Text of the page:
NDIS Process

Completing the access process for the NDIS

Tips for Communicating about Psychosocial Disability


The National Disability Insurance Agency gratefully acknowledge this resource has been developed with the practical assistance of the ACT Government’s Health, Mental Health, Justice Health, Alcohol and Drug Services, and Canberra Hospital and Health Services.

Developed by ACT Health Occupational Therapists, Division of Mental Health, Justice Health, Alcohol and Drug Services (MHJHADS) in consultation with the MHJHADS National Disability Insurance Scheme Clinical Leaders Group, 2014.

Recovery and Psycho social Disability

The concept of recovery has grown out of the mental health consumer movement and describes the personal process as people and their families/carers work through the challenges of mental health conditions and their experiences with services to re-establish self-esteem, identity and a meaningful role in society.

When people talk about mental health recovery, they do not necessarily mean achieving a state without mental illness or the impairments and disabilities that can result. Very often this is not possible. Even for people whose mental health condition is well managed, impairments and psychosocial disabilities can be long lasting or intermittent. Recovery is about achieving an optimal state of personal, social and emotional well being, as defined by each individual, whilst living with or recovering from a mental health condition.

In the context of the National Disability Strategy, recovery is about maximizing the potential of individuals with a psychosocial disability to participate in the community. Recovery approaches acknowledge that the effects of illness and subsequent psychosocial disability may or may not diminish over time. This means that while some people may recover to the point they do not require any mental health or disability supports, others will always require supports to assist and maintain their recovery, ongoing community participation and social inclusion.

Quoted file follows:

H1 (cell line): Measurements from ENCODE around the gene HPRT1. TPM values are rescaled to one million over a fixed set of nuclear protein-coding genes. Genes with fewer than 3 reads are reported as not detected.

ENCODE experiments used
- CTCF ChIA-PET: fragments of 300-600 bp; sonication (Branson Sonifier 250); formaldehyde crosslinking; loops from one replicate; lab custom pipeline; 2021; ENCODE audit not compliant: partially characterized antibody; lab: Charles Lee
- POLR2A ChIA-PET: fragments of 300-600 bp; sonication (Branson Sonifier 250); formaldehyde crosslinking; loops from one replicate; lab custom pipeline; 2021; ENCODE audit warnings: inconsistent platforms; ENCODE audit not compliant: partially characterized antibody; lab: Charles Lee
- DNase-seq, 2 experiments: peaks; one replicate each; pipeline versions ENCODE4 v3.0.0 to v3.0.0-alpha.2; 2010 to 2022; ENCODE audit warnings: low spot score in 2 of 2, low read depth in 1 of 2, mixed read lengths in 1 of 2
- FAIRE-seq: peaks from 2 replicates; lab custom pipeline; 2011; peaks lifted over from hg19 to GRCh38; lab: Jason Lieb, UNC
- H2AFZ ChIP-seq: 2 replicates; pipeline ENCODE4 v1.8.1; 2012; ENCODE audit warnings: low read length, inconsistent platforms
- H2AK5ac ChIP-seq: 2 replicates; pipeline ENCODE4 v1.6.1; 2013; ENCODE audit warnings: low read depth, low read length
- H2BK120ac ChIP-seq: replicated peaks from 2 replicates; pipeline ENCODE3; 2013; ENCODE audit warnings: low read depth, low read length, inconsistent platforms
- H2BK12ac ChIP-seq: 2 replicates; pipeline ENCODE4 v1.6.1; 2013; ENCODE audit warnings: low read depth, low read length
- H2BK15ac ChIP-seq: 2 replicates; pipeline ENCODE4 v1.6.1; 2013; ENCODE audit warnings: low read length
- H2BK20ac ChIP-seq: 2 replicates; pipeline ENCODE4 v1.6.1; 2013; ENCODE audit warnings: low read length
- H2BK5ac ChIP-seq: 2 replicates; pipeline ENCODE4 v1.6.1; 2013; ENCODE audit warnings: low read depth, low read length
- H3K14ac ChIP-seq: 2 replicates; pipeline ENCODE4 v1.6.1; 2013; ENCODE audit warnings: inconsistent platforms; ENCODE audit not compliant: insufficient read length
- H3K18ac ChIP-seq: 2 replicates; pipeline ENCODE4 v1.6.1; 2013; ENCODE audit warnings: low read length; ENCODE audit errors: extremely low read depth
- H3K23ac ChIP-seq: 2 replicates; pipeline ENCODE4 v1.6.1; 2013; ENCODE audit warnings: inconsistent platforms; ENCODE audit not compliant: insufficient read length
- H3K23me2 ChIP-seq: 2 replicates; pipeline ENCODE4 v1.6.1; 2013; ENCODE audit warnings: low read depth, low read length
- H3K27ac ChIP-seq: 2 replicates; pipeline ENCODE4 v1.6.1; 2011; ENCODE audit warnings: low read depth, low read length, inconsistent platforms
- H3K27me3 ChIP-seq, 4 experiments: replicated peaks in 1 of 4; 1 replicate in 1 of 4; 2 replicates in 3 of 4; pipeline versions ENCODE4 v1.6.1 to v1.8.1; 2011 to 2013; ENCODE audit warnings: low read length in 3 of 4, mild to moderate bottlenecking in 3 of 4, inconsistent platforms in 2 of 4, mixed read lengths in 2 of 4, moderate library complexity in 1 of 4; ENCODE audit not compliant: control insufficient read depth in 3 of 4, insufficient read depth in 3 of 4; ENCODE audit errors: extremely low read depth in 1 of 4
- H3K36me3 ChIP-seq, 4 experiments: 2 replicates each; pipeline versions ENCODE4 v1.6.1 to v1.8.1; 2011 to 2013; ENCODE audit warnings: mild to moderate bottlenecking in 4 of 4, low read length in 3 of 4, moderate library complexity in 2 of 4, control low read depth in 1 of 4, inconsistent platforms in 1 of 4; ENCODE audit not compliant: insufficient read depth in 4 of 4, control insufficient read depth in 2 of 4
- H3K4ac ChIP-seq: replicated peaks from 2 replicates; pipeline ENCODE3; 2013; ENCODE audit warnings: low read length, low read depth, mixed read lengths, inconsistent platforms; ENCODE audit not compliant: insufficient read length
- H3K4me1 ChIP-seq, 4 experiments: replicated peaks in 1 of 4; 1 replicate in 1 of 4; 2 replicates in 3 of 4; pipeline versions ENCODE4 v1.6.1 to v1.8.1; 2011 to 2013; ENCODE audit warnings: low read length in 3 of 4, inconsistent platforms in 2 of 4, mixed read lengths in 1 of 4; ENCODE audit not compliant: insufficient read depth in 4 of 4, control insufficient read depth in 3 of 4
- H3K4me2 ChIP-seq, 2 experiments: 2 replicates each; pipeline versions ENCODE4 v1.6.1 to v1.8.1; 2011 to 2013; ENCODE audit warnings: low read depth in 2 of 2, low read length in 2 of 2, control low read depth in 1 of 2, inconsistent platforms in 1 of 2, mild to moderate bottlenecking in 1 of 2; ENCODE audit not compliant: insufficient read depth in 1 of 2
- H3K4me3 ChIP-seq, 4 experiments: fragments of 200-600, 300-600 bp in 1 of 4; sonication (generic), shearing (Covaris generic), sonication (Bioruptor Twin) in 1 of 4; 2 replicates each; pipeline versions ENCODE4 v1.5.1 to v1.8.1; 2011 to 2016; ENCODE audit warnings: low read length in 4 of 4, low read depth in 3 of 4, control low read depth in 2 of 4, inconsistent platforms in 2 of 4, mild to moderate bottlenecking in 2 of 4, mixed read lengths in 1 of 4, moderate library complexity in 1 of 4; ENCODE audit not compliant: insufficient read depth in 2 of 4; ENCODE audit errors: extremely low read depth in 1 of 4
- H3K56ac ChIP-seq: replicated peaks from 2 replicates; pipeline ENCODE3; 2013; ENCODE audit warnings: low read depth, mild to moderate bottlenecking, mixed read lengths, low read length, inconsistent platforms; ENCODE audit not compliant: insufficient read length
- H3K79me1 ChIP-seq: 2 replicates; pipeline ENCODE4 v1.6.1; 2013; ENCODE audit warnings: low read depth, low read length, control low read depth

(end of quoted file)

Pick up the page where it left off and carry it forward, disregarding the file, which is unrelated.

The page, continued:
Recovery is about growth and empowerment and the provision of choice for community participation. It is a pathway to social inclusion and a foundation for the provision of disability supports for people with a psychosocial disability.

It is important that within the process of assessment, recovery planning or planning with the NDIS, those strengths are identified and harnessed. This further supports a recovery-oriented approach.

(Adapted from National Mental Health Consumer and Carer Forum, 2011)

Accessing the NDIS

Access to the NDIS is described in the My NDIS Pathway guide. This guide is a useful resource for potential participants, carers and workers. The guide and additional information supporting families and carers is available on the NDIS website – http://www.ndis.gov.au/participants/planning-process

To access the NDIS, we’ll need to know some information about you. Everyone will provide this information in different ways. You might be asked to fill in a form or tell someone over the phone.” My NDIS Pathway, Your guide to being an NDIS participant,

Potential participants or their representative will be asked to provide a range of information. The information requested will be a mix of demographics (date of birth, address, citizenship etc.), direct supports (do they have a carer) and disability specific. In particular, having information ready in advance of the access request, about the type of disability they are experiencing (including the likely permanency), their treatment history and the functional impact of the disability process will help.